Activity 2(i)

Activity 2i:

How artificial intelligence might affect the allocation of resources

  1. Labour resources refer to the mental and physical effort by humans in the production process. In contrast, capital resources are made by humans using natural resources to become more sophisticated machinery that can be used to make other goods and services. Labour is associated with the efforts of people where capital is made by people and later used in the production process.
  2. Al may reduce costs of production due to significant productivity increases. The Al may learn faster, suffer less breakdowns, will not take breaks or holidays and therefore this leads to greater output per hour. As the cost of Al falls over time, more firms may substitute labour with capital, changing how goods and services are produced.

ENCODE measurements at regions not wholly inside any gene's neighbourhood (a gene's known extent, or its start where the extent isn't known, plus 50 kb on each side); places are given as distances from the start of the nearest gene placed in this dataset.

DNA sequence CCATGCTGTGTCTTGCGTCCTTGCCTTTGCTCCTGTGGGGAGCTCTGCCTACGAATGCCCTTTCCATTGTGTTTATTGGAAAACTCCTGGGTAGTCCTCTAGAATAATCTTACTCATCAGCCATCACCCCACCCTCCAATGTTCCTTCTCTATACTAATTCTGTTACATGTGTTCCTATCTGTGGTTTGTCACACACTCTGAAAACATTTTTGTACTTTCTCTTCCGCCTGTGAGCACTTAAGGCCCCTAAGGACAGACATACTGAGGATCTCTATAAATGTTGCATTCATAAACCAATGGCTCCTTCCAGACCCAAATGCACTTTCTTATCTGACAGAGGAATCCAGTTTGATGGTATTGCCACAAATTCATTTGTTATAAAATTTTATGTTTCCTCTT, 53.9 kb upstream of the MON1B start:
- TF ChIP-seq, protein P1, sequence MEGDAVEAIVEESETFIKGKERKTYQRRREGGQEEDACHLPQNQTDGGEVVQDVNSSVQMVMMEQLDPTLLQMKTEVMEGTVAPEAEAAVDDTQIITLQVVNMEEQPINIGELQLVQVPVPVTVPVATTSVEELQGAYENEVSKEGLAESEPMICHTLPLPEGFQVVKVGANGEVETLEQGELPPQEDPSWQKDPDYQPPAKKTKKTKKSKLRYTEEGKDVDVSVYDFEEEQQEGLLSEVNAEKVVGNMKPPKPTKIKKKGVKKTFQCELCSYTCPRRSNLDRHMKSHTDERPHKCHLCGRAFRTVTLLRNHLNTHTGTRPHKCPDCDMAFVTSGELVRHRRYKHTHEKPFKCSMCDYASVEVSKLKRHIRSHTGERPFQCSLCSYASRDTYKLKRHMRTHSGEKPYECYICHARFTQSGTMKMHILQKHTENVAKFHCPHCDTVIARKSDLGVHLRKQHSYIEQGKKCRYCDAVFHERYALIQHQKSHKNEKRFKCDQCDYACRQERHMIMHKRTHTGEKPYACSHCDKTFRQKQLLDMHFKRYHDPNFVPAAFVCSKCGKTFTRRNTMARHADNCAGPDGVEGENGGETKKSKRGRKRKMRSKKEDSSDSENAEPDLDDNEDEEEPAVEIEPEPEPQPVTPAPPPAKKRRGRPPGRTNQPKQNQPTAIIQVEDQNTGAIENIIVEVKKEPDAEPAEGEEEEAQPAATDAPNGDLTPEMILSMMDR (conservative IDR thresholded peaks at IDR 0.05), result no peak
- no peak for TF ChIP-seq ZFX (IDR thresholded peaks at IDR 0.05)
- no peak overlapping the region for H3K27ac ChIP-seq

3. With driverless cars and trucks, the need for human drivers could be significantly diminished, resulting in a significant reduction in the allocation of labour resources to these areas of production. Futurists also predict less accidents due to human error, so the allocation of resources towards repairs and injuries might also be reduced. It is hard to know how these resources will be reallocated towards.  Al might result in an excess supply of labour and significant increases in unemployment. When there is an excess supply of labour there will tend to be downward rather than upwards pressure on price (wages in this case). There will be decreased competition for labour and firms will be increasingly willing and able to replace labour with capital. This may make it harder for workers to bargain for a pay rise. The labour market demand and supply diagram would show a shift of the LD curve to the left as capital is used instead (price of substitute.
  4. Fracking increased the supply of available fossil fuel energy, including oil. This led to a surplus at the existing price and the market responded with an immediate decrease in price.
  5. Research Question —